Ahmadiyya in the United Kingdom

From Wikipedia, the free encyclopedia
Jump to navigation Jump to search
The Baitul Futuh Mosque in London is one of the largest in western Europe, and the largest in the UK

Ahmadiyya Muslim Community in the United Kingdom began in 1913 with the pioneering efforts of Chaudhry Fateh Muhammad Sial. Sial was the first missionary sent to the UK under the direction of Hakeem Noor-ud-Din. Hakeem was the head of the worldwide Ahmadiyya Muslim Community at the time - the first successor of Mirza Ghulam Ahmad, whom the Ahmadis consider the promised messiah. Not many years later, the need for a mosque in the UK became evident and in 1926, the Fazl Mosque was constructed in London and became the city's first mosque.[1] The sect expanded to include Ahmadi mosques and mission houses across the country. The also notable Baitul Futuh Mosque in South London stands as one of the largest in Western Europe.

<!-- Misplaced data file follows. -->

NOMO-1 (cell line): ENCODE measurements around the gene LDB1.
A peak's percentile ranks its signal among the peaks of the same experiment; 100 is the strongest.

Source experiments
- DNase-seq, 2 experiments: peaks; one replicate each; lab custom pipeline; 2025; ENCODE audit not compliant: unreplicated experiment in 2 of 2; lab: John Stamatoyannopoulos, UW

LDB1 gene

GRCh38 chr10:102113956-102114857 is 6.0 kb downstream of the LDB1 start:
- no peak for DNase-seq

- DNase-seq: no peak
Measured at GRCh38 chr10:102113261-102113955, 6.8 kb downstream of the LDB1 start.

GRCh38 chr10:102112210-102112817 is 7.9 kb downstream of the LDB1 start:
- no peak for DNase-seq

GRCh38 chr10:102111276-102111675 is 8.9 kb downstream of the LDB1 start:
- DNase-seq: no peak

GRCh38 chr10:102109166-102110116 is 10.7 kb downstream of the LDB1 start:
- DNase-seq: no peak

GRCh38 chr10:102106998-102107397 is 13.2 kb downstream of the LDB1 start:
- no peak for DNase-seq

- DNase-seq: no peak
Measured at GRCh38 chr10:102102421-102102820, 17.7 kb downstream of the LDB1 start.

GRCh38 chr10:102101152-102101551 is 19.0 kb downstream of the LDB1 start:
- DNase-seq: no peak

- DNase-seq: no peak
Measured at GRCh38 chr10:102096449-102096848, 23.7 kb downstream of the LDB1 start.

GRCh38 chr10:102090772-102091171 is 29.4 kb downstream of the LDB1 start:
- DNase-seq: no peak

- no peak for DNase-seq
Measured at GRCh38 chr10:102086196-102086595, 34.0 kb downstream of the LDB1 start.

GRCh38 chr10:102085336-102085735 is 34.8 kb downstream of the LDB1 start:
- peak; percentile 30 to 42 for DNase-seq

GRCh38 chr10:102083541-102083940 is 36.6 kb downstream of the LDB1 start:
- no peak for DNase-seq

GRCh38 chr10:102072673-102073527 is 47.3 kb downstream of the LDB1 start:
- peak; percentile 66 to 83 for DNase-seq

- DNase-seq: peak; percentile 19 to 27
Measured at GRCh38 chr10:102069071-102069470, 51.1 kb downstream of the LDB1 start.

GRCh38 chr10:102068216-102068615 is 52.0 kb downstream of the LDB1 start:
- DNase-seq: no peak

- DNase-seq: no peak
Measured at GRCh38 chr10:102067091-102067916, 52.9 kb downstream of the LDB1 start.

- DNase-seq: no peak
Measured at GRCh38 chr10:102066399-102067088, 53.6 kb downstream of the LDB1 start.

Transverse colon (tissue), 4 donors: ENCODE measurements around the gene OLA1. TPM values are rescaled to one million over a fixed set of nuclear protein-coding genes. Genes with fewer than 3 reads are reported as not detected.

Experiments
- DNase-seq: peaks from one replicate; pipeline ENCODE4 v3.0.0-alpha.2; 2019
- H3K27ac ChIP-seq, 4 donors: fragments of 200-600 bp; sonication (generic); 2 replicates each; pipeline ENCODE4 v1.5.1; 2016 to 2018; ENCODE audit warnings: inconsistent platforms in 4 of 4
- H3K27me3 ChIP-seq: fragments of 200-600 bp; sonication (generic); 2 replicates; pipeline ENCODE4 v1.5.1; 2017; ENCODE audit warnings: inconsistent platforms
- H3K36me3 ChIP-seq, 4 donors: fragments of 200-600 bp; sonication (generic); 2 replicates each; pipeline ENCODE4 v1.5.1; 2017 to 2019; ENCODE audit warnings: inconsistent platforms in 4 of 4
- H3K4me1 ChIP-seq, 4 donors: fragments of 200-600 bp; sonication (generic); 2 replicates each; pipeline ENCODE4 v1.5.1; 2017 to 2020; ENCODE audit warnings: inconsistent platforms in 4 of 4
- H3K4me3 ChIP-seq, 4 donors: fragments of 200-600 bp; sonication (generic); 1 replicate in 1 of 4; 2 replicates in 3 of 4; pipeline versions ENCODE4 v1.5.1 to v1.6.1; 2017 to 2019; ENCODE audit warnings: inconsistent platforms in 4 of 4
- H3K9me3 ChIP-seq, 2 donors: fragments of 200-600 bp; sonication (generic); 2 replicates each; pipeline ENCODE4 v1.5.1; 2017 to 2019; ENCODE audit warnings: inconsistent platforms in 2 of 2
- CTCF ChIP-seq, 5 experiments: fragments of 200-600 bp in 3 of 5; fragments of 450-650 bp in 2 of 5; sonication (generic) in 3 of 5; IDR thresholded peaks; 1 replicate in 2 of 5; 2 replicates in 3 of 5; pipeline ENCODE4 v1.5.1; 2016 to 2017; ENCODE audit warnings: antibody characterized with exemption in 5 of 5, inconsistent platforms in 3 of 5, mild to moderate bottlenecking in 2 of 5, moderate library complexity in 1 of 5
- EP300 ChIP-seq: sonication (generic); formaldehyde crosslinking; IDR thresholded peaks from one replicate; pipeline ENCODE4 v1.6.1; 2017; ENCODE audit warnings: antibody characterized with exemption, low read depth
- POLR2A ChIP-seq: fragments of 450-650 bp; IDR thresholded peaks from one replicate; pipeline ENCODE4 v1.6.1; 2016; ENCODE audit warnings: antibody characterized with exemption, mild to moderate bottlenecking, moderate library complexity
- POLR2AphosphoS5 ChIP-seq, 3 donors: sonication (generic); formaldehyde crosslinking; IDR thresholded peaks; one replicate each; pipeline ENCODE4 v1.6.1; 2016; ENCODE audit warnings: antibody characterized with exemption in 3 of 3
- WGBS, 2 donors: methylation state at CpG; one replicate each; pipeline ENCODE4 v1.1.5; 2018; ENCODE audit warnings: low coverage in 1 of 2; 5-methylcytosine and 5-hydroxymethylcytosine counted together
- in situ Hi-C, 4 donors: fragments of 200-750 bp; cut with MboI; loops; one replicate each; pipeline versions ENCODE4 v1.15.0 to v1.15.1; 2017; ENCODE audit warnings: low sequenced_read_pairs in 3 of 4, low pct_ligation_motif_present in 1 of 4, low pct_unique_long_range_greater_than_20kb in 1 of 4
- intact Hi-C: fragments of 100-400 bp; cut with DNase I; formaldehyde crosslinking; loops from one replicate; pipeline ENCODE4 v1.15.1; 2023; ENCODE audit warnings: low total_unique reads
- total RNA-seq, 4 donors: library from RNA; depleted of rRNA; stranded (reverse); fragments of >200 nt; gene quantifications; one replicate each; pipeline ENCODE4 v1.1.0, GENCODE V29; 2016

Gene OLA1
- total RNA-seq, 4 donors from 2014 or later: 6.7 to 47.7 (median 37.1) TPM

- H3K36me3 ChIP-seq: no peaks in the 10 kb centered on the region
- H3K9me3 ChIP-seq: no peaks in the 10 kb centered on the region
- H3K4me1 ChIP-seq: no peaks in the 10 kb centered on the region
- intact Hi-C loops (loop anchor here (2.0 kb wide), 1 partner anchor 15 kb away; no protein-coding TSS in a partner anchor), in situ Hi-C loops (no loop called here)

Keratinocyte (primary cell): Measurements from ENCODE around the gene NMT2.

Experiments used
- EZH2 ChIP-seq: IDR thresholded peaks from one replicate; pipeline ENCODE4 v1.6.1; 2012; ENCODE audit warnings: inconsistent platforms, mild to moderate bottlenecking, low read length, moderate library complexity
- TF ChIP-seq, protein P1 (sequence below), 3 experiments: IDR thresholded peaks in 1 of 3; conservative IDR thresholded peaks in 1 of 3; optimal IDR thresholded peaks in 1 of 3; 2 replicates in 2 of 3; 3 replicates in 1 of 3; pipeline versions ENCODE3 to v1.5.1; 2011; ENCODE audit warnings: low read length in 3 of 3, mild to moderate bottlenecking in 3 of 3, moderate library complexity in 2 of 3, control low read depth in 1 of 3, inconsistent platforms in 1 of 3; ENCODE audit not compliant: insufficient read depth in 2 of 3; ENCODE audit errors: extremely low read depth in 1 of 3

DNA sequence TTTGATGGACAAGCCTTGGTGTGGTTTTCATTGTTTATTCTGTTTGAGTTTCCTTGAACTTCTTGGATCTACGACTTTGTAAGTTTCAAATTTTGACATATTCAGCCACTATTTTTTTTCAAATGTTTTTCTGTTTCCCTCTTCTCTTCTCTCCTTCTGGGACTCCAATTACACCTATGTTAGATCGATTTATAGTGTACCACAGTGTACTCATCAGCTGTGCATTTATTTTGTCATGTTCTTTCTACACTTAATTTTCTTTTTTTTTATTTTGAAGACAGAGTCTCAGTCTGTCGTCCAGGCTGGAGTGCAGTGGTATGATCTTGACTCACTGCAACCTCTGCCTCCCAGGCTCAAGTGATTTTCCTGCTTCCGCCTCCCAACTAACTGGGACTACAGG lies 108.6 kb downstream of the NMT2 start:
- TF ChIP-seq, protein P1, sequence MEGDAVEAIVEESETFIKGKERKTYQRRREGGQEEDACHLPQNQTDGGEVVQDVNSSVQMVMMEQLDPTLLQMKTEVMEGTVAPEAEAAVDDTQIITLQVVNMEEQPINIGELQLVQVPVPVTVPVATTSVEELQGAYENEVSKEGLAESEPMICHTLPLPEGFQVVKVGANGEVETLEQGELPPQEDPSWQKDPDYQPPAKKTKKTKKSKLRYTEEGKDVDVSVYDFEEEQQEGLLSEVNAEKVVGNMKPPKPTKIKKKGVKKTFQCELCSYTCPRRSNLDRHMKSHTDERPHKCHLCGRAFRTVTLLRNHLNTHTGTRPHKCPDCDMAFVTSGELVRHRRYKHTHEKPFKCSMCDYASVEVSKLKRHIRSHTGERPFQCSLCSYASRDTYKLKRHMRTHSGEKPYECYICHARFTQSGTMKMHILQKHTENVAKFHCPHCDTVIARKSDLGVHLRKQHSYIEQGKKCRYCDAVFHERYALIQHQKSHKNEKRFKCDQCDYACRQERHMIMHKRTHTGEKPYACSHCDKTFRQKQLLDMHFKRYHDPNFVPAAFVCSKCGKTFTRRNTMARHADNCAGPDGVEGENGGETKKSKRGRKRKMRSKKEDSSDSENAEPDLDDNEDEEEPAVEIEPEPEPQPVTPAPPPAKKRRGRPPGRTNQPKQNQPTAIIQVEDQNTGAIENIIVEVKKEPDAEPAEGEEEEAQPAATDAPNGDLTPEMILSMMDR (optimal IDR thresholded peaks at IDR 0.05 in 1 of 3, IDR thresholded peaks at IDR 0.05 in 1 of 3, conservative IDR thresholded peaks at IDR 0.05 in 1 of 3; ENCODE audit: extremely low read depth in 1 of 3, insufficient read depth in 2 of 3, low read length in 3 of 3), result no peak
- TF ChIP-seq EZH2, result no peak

As of 2017, there are 30,000 Ahmadis in the UK, in 150 local chapters.[2]

The Ahmadiyya suffer from Sunni bigotry in the UK. They are not recognised as Muslims by the Muslim Council of Britain and are targets for vilification by the Khatme Nubuwwat Academy.[3]0557655810


  1. ^ "Fazl Mosque". Retrieved May 4, 2012.
  2. ^ "A religious killing in Scotland: A quiet man with a loud message: A horrific murder prompts fears of more attacks on a small Islamic sect". The Economist. 2 April 2016. Retrieved 2 April 2016.
  3. ^ "The murder of an Ahmadi". The Economist. 21 May 2016. Retrieved 21 May 2016.